I heard this very same argument made in the wake of the also-very-tragic Aurora movie theatre shooting. People were coming out of the damn woodwork claiming that if at least one other person in the theatre had a gun, this whole tragedy would've been avoided. No it wouldn't, you fucking retards. What we would have instead is two gunmen in a theatre. If police burst into the theatre ready to save the day, who would they shoot at? Everybody? See, because it's a movie theatre, it's very dark in there, and the shooter threw tear gas grenades to make it even more difficult for anyone to fight back. He was also wearing body armor. The right reaction when that happens is to run the fuck out of there, not to engage a clearly crazy gunman who has more of an upper hand than Alan Rickman in Die Hard. Think about that for a second. John fucking McClane would not have been able to, in the darkness and tear gas, pick off the right shooter (with a headshot, remember, because of the body armor) without at least injuring several other people, and that's the best case scenario. Rambo could've walked into that theatre and completely failed to save the day. What these idiots who keep making these arguments don't seem to realize is that a gunman in a totally unexpected situation like that can easily maintain the upper hand just by surprising everybody. Call it the "Shock and Awe" strategy of mass domestic shootings if you want; it's extremely effective.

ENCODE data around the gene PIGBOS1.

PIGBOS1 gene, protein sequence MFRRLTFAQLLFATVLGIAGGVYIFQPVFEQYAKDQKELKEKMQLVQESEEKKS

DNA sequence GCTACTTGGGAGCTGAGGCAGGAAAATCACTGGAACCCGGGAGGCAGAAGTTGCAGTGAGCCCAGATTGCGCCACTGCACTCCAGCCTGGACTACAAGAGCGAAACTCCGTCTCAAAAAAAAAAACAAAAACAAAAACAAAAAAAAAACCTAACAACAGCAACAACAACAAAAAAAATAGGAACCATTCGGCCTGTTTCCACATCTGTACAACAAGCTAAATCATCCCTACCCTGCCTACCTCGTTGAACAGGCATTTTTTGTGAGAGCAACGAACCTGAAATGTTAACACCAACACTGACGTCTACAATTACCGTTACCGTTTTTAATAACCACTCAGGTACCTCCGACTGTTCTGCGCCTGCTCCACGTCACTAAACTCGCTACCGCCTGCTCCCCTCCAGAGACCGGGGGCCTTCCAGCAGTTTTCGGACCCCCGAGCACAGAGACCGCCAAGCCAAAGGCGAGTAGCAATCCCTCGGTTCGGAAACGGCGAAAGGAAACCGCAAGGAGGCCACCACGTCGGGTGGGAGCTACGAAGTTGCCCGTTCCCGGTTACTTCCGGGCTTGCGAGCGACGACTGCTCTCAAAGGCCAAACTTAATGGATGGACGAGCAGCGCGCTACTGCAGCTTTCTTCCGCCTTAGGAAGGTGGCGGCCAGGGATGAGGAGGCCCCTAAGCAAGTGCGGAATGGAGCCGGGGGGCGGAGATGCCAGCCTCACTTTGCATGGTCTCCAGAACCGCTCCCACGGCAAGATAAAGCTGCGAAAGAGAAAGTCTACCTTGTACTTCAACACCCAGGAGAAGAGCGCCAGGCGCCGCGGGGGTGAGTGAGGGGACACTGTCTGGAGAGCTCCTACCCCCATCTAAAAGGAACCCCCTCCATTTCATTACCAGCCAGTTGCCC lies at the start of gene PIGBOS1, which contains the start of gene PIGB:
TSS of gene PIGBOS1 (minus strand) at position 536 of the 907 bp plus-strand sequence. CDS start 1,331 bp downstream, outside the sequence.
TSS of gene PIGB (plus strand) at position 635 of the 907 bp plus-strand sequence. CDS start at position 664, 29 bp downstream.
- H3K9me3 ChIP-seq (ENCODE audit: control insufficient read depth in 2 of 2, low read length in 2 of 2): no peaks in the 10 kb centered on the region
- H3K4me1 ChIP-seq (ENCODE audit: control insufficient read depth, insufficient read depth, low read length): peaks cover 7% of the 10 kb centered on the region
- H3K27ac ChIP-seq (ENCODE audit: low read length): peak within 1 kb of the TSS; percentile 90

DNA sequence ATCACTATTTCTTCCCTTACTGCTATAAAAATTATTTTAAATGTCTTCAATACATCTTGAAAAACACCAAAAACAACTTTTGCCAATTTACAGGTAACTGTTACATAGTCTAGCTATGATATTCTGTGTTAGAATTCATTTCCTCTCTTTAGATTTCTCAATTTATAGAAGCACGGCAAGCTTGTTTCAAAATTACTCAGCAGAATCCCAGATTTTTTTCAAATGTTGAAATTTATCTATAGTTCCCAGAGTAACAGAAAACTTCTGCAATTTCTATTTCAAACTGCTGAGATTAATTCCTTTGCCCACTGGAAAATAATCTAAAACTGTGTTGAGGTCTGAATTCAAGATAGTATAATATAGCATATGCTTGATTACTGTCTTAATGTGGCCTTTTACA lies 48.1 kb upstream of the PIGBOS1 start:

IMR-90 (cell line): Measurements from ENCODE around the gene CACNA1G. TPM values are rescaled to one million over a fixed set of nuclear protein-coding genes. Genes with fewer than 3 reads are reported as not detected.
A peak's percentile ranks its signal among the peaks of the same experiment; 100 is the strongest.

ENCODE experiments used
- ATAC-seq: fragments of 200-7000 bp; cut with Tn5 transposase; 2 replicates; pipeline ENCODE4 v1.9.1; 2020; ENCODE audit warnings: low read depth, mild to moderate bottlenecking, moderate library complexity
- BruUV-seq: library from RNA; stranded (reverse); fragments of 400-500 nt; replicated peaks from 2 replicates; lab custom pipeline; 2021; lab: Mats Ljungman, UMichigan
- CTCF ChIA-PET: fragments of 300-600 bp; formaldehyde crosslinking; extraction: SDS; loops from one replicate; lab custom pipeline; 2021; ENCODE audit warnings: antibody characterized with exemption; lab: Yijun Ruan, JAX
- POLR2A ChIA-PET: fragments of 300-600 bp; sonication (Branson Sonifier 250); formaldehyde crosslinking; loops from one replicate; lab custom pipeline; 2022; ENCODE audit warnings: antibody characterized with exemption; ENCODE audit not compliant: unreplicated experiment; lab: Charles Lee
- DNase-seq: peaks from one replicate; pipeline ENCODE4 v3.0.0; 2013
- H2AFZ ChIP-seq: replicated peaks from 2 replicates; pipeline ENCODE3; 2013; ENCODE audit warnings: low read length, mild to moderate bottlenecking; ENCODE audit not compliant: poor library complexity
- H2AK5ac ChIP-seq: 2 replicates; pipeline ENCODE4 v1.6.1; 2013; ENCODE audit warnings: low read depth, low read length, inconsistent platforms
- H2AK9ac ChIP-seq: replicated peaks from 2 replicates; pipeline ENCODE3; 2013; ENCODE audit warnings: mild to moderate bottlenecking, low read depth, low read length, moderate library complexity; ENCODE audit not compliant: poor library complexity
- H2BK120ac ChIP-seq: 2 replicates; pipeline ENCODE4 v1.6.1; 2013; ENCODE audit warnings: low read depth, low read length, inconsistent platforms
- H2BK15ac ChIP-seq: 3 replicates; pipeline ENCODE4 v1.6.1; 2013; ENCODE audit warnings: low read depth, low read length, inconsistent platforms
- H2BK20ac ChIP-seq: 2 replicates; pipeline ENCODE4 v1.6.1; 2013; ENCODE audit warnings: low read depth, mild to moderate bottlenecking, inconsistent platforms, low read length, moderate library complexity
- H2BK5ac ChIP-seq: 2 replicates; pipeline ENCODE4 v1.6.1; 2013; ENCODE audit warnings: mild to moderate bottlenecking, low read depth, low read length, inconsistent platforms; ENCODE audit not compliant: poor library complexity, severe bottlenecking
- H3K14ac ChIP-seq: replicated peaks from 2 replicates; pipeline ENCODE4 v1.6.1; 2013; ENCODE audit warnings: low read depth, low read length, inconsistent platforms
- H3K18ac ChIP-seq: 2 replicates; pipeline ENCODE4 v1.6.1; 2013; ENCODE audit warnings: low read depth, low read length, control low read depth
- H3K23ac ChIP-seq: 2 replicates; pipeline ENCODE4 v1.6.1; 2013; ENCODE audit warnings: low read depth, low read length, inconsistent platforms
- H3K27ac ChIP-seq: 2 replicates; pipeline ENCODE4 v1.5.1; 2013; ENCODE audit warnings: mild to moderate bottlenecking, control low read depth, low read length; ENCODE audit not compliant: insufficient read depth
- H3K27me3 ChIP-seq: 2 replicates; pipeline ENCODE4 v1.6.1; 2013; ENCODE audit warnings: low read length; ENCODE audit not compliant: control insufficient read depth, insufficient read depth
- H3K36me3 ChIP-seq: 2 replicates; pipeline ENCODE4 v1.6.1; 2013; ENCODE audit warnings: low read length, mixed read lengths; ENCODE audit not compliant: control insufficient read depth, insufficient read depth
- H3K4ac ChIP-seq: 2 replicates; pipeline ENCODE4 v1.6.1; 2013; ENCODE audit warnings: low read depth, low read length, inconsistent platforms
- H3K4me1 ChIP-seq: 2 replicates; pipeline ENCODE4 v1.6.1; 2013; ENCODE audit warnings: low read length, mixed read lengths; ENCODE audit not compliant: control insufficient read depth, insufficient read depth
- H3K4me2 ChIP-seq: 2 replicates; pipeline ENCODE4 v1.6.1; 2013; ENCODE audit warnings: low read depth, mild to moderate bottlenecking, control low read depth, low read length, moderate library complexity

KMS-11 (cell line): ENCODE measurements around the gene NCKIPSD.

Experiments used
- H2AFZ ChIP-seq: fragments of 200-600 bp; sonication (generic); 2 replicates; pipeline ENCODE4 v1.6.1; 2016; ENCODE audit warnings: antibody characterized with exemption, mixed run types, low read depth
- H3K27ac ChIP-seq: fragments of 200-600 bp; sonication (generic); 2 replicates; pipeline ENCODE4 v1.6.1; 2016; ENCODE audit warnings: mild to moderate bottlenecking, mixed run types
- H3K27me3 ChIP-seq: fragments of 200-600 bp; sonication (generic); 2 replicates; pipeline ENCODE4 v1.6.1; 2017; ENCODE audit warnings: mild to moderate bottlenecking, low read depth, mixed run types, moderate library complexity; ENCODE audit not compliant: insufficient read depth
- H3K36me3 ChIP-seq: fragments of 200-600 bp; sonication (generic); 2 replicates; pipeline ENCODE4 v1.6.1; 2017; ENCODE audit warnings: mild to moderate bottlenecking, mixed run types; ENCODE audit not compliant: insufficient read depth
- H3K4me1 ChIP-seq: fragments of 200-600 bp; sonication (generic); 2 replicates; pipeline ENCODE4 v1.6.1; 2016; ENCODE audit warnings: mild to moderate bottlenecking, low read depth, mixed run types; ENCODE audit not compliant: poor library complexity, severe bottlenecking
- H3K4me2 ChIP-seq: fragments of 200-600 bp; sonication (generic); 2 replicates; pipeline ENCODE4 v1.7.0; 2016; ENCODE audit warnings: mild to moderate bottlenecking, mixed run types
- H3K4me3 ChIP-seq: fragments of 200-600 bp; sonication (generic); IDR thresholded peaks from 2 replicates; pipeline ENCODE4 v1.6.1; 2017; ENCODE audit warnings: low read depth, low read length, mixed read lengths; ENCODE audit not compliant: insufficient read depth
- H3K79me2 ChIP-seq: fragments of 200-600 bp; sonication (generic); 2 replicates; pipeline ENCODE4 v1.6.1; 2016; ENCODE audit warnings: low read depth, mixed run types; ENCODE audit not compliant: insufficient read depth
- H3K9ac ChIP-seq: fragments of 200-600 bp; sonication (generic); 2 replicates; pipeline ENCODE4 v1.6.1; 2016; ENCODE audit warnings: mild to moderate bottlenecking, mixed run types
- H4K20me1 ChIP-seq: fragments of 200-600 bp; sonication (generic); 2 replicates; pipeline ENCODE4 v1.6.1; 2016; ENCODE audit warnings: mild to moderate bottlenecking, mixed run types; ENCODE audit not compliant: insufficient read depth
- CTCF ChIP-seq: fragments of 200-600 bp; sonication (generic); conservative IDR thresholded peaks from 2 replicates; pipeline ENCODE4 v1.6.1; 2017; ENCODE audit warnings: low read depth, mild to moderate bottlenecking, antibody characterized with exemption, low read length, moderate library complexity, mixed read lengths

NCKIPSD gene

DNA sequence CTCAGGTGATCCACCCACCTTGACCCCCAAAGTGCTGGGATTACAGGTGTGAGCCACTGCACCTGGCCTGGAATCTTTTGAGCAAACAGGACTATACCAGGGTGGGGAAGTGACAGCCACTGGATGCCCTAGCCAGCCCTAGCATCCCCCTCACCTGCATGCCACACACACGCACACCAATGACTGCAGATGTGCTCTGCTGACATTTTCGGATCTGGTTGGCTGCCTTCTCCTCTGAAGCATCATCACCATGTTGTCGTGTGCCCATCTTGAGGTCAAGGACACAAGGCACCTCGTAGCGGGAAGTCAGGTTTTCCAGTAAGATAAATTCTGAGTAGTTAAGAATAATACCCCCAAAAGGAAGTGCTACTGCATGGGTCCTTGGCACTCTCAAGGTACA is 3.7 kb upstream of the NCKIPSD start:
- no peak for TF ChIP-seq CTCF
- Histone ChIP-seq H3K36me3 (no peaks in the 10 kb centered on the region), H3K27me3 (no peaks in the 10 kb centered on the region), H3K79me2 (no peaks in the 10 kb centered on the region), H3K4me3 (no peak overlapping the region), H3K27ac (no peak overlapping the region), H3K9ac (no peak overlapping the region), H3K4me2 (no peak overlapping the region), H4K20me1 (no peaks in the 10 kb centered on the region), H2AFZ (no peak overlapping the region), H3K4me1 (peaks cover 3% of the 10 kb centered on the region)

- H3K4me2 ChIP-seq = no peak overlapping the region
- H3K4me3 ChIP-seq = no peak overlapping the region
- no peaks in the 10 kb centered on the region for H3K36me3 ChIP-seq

We are going to need something better than "MOAR GUNS" to solve this thing.

Let's talk about the other side of the equation for a minute. On the left side of this question are millions of people who want strong gun control laws. I am one of those people, but with a caveat. Gun-rights advocates (correctly) argue that banning guns or the sale thereof would not prevent all these tragedies. It is absolutely true that crazy people and criminals and all kinds of evil people are more than capable of sneaking firearms across the border with Mexico, or smuggling them from abroad via ship, or even machining them themselves at home (so-called "garage guns" are entirely legal in the United States at least at the federal level, mostly because enforcement of restrictions on guns people make in their garages would be costly and impossible at the same time). That is totally true, but machining your own guns at home, smuggling them in from abroad, or buying them on the street illegally are all much more difficult than buying a gun at a pawn shop, and that's why it's still sensible to have better and more effective restrictions to keep guns out of the hands of the wrong people. Just because an idea won't be 100% effective 100% of the time doesn't mean the improvement it makes to the situation isn't worthwhile.

But the people arguing that strict gun control laws alone would solve this are also wrong, because merely regulating firearms in a sane and civilized manner isn't nearly enough. We also need to have a conversation in this country about mental health, and whether it was a good idea when Reagan dismantled our national mental health care system after doing the same to California's state-run system. The Aurora theatre shooter and also the Tucson shooter, Jared Loughner, had one thing in common in addition to their mental illness: both had sought help earlier and had not received the care they needed. In the case of Loughner, people close to him and his schools clearly noticed that something was wrong and he had many opportunities where police might have put him in front of a psychiatrist, but at no point was the alarm raised that maybe this was a guy who, if left untreated, might suddenly become violent, as if we don't have more than plenty of examples of this same pattern. In the case of the Aurora shooter, James Holmes, he had had frequent interaction with psychiatrists and, in the months before the shooting, exhibited a patently dangerous pattern of buying several guns and huge amounts of ammunition in a very short time.